Taxpayers can get tax return transcripts online once again

By Sally P. Schreiber, J.D.

Announcing increased security and authentication procedures, the IRS said Tuesday that it had re-instated its Get Transcript Online service, which had been breached by cybercriminals last year. The IRS admitted to the data breach in May 2015, and the service had been shut down since then. Although the IRS originally said that the breach involved 100,000 taxpayers’ accounts, that number was later revised twice to reveal that over 724,000 taxpayers had their accounts hacked.

The IRS announced that the Get Transcript service has returned, after the authentication process was revamped and improved by the U.S. Digital Service, a branch of the Office of Management and Budget (OMB) that brings technical experts into government. The new process meets the standards of the National Institute of Standards and Technology and the OMB (IR-2016-85).

New process

To get started, taxpayers need a readily available email address; their Social Security number (SSN) or individual tax identification number; filing status and address on their last-filed tax return; and access to certain account numbers for their credit card, home mortgage loan, second mortgage loan, home-equity line of credit (HELOC), or their car loan (FS-2016-20).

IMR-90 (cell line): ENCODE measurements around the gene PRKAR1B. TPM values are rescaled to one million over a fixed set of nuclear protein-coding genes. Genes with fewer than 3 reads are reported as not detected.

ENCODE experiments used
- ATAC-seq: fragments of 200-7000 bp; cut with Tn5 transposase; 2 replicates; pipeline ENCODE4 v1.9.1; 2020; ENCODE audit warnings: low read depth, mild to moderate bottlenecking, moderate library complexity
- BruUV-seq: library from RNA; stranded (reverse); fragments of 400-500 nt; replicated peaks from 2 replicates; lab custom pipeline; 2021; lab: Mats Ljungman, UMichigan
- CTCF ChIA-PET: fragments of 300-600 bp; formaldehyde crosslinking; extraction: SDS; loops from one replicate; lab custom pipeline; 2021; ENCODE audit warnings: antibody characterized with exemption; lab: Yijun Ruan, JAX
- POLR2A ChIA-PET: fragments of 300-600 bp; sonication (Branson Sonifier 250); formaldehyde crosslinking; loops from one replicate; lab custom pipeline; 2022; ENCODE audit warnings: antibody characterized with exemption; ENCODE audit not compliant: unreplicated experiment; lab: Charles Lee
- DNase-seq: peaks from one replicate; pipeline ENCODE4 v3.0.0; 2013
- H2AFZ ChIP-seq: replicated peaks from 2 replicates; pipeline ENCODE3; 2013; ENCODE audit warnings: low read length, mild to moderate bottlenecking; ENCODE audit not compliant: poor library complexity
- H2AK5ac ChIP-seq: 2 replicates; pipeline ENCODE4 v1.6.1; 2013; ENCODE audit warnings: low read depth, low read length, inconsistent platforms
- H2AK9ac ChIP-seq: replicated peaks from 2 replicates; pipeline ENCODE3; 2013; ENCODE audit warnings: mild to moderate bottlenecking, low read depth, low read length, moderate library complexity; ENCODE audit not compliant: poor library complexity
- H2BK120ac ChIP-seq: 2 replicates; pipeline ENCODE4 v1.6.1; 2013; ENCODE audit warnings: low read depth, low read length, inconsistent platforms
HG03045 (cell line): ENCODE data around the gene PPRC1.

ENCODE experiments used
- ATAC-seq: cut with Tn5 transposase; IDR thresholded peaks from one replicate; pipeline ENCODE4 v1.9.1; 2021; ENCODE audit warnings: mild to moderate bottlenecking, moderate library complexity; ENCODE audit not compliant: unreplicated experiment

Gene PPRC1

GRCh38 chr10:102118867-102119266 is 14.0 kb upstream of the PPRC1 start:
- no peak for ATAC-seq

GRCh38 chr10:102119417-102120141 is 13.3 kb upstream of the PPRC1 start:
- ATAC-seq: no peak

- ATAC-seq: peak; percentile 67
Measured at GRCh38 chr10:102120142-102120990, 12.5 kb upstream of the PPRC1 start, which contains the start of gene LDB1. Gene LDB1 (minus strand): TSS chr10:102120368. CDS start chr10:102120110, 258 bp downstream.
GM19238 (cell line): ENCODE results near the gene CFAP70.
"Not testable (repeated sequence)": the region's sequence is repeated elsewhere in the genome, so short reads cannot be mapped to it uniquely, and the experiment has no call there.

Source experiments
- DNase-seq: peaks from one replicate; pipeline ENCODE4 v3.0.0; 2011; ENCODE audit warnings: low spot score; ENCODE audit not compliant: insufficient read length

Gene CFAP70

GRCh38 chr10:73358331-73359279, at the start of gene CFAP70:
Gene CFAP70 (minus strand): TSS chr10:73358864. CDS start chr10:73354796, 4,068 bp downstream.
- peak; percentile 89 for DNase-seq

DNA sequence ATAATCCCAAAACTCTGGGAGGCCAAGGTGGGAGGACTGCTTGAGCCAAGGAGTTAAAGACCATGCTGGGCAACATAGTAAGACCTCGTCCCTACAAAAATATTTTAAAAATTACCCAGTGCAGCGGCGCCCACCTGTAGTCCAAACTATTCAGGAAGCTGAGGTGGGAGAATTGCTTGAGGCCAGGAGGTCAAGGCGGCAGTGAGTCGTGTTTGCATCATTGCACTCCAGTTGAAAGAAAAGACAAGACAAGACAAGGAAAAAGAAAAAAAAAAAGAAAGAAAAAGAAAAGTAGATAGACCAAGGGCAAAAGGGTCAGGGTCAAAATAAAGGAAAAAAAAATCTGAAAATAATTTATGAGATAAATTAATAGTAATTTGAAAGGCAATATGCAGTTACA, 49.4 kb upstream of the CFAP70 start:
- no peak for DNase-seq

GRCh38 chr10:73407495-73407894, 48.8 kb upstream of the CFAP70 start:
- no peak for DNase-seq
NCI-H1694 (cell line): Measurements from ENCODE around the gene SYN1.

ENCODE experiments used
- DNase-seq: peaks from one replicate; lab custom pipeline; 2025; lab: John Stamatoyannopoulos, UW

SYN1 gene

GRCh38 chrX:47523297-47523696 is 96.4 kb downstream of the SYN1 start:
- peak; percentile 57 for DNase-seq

Taxpayers must also have a readily available U.S.-based mobile phone, and their name must be on the phone account. Taxpayers cannot use landlines, Skype, Google Voice, other virtual phones, or pay-as-you-go phones.

Taxpayers who have a “credit freeze” on their credit records through Equifax must get it temporarily lifted before completing this process.

Because the authentication process involves verifying financial information, there may be what the IRS calls a “soft notice” on the taxpayer’s credit report, but it will not affect his or her credit score.

First-time users of the Get Transcript service must:

  • Submit their name and email address to receive a confirmation code;
  • Enter the emailed confirmation code;
  • Provide their SSN, date of birth, filing status, and address on the last filed tax return;
  • Provide certain financial account information for verification such as the last eight digits of their credit card, or car loan, or home mortgage or home-equity account number;
  • Enter a mobile phone number to receive a six-digit activation code via text message;
  • Enter the activation code;
  • Create a username and password, create a site phrase, and select a site image.

Returning taxpayers who have not yet completed the new process must log in with an existing username and password; submit financial account information for verification (e.g., the last eight digits of a credit card number); submit a mobile phone number to receive an activation code via text messaging; and enter the activation code.

Those who have completed the new secure process can come back and log in with their existing username and password; receive a security code text message via the mobile phone number that was provided when the account was set up; and enter the security code to secure access.

Taxpayers who cannot get the process to work can go online and request Get Transcript by mail. The IRS says the transcript will be mailed to the address of record within five to 10 days.

Sally P. Schreiber (sschreiber@aicpa.org) is a JofA senior editor.

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